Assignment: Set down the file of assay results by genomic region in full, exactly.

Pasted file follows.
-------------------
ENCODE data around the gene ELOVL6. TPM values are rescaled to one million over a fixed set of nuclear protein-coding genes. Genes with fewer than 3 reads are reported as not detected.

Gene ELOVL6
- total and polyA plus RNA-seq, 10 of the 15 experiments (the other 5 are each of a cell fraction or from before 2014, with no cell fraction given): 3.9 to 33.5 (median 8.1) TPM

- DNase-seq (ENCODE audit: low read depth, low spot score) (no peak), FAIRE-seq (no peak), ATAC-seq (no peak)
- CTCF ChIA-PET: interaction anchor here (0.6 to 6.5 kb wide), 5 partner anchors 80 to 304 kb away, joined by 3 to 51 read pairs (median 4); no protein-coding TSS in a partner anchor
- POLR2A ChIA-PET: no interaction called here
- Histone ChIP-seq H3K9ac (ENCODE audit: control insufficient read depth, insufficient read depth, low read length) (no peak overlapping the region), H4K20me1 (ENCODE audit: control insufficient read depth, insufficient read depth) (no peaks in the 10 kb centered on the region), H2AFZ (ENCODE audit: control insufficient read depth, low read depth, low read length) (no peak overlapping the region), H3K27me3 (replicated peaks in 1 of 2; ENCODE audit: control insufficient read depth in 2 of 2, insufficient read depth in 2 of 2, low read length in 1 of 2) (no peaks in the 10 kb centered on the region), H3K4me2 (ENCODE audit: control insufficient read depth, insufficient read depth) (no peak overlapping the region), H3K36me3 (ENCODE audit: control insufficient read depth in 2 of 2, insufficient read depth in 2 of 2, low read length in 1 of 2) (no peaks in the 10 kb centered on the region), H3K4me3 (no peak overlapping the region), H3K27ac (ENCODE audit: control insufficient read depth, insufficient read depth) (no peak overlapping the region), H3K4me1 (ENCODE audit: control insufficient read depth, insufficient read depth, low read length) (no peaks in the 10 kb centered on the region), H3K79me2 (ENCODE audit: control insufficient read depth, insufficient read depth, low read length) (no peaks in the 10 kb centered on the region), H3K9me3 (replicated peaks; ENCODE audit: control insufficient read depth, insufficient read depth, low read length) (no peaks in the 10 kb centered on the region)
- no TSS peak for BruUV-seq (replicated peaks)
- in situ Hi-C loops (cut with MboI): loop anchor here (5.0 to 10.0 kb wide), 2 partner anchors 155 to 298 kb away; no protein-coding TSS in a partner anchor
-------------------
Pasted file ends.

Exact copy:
ENCODE data around the gene ELOVL6. TPM values are rescaled to one million over a fixed set of nuclear protein-coding genes. Genes with fewer than 3 reads are reported as not detected.

Gene ELOVL6
- total and polyA plus RNA-seq, 10 of the 15 experiments (the other 5 are each of a cell fraction or from before 2014, with no cell fraction given): 3.9 to 33.5 (median 8.1) TPM

- DNase-seq (ENCODE audit: low read depth, low spot score) (no peak), FAIRE-seq (no peak), ATAC-seq (no peak)
- CTCF ChIA-PET: interaction anchor here (0.6 to 6.5 kb wide), 5 partner anchors 80 to 304 kb away, joined by 3 to 51 read pairs (median 4); no protein-coding TSS in a partner anchor
- POLR2A ChIA-PET: no interaction called here
- Histone ChIP-seq H3K9ac (ENCODE audit: control insufficient read depth, insufficient read depth, low read length) (no peak overlapping the region), H4K20me1 (ENCODE audit: control insufficient read depth, insufficient read depth) (no peaks in the 10 kb centered on the region), H2AFZ (ENCODE audit: control insufficient read depth, low read depth, low read length) (no peak overlapping the region), H3K27me3 (replicated peaks in 1 of 2; ENCODE audit: control insufficient read depth in 2 of 2, insufficient read depth in 2 of 2, low read length in 1 of 2) (no peaks in the 10 kb centered on the region), H3K4me2 (ENCODE audit: control insufficient read depth, insufficient read depth) (no peak overlapping the region), H3K36me3 (ENCODE audit: control insufficient read depth in 2 of 2, insufficient read depth in 2 of 2, low read length in 1 of 2) (no peaks in the 10 kb centered on the region), H3K4me3 (no peak overlapping the region), H3K27ac (ENCODE audit: control insufficient read depth, insufficient read depth) (no peak overlapping the region), H3K4me1 (ENCODE audit: control insufficient read depth, insufficient read depth, low read length) (no peaks in the 10 kb centered on the region), H3K79me2 (ENCODE audit: control insufficient read depth, insufficient read depth, low read length) (no peaks in the 10 kb centered on the region), H3K9me3 (replicated peaks; ENCODE audit: control insufficient read depth, insufficient read depth, low read length) (no peaks in the 10 kb centered on the region)
- no TSS peak for BruUV-seq (replicated peaks)
- in situ Hi-C loops (cut with MboI): loop anchor here (5.0 to 10.0 kb wide), 2 partner anchors 155 to 298 kb away; no protein-coding TSS in a partner anchor